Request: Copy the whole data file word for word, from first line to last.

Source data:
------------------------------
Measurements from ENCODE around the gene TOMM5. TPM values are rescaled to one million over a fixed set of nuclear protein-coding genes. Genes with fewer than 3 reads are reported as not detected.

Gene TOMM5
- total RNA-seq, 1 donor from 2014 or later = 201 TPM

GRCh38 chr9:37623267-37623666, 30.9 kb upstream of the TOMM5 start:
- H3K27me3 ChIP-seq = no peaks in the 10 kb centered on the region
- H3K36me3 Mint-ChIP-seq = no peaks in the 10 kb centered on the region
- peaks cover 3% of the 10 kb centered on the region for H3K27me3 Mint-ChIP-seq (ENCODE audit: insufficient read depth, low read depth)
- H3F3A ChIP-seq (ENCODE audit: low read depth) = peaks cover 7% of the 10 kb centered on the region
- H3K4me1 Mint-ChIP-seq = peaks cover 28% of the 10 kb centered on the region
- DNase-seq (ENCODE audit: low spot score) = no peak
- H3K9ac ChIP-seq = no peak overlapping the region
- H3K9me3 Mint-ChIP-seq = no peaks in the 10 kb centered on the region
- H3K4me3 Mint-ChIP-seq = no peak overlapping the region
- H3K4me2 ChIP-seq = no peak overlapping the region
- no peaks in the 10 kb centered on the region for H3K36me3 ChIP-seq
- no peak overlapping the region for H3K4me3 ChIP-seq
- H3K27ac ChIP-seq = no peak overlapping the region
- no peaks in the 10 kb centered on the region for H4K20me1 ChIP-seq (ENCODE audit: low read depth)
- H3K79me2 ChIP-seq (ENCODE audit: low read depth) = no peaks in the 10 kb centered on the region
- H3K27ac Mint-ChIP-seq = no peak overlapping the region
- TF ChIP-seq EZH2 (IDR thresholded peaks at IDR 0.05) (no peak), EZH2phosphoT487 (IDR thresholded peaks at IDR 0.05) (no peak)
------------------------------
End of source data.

Measurements from ENCODE around the gene TOMM5. TPM values are rescaled to one million over a fixed set of nuclear protein-coding genes. Genes with fewer than 3 reads are reported as not detected.

Gene TOMM5
- total RNA-seq, 1 donor from 2014 or later = 201 TPM

GRCh38 chr9:37623267-37623666, 30.9 kb upstream of the TOMM5 start:
- H3K27me3 ChIP-seq = no peaks in the 10 kb centered on the region
- H3K36me3 Mint-ChIP-seq = no peaks in the 10 kb centered on the region
- peaks cover 3% of the 10 kb centered on the region for H3K27me3 Mint-ChIP-seq (ENCODE audit: insufficient read depth, low read depth)
- H3F3A ChIP-seq (ENCODE audit: low read depth) = peaks cover 7% of the 10 kb centered on the region
- H3K4me1 Mint-ChIP-seq = peaks cover 28% of the 10 kb centered on the region
- DNase-seq (ENCODE audit: low spot score) = no peak
- H3K9ac ChIP-seq = no peak overlapping the region
- H3K9me3 Mint-ChIP-seq = no peaks in the 10 kb centered on the region
- H3K4me3 Mint-ChIP-seq = no peak overlapping the region
- H3K4me2 ChIP-seq = no peak overlapping the region
- no peaks in the 10 kb centered on the region for H3K36me3 ChIP-seq
- no peak overlapping the region for H3K4me3 ChIP-seq
- H3K27ac ChIP-seq = no peak overlapping the region
- no peaks in the 10 kb centered on the region for H4K20me1 ChIP-seq (ENCODE audit: low read depth)
- H3K79me2 ChIP-seq (ENCODE audit: low read depth) = no peaks in the 10 kb centered on the region
- H3K27ac Mint-ChIP-seq = no peak overlapping the region
- TF ChIP-seq EZH2 (IDR thresholded peaks at IDR 0.05) (no peak), EZH2phosphoT487 (IDR thresholded peaks at IDR 0.05) (no peak)